Pressure builds for cities to cut costs, or else

Now that Hamtramck is about to receive $3.2 million from Detroit, a question comes up:
Does the city still need an emergency $2.5 million state loan?

If we were to bet, it’s a good guess that state officials are going to reject the loan, since the city settled with Detroit over the GM Poletown tax dispute. But there’s another reason why the state might reject the loan.

The loan would seem to contradict Gov. Snyder’s position that municipalities have to start cutting expenses. The key to curbing expenses is directly aimed at public employees, which includes firefighters and police officers.

Snyder is insisting that public employees pay 20 percent of their health costs and eliminate minimum staffing requirements. On top of that, he wants cities to merge services with other cities.

At the very least, he wants communities to combine their police and fire departments into one public safety department. That means police officers would also be firefighters when the need arises.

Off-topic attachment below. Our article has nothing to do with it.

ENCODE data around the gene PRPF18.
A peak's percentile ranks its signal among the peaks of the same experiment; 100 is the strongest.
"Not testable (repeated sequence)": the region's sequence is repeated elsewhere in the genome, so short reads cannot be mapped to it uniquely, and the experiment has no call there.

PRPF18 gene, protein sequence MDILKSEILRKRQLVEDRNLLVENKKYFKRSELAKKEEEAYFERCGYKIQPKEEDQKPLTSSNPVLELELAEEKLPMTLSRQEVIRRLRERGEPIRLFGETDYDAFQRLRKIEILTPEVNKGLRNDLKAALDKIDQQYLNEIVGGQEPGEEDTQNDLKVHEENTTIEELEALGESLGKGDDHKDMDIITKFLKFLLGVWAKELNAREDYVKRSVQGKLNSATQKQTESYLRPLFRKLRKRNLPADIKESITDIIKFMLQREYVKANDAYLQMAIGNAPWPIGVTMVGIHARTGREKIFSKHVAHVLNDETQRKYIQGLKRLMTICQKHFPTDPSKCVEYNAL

It’s a concept that many cities have tried in the past. It has been successful in some cities and a disaster in others.

No matter what, if Hamtramck can’t cut its costs, the governor can send in an emergency financial manager who can rip up union contracts and reshape this city.

A lot of people don’t like that notion. But the reality is, Snyder and his Republican colleagues now have a majority in state government. They have two years to enjoy this majority.

In the meantime, they have the ability to make sweeping changes in the state.

Hamtramck employees face a difficult future. One thing is for certain, time is not on their side.

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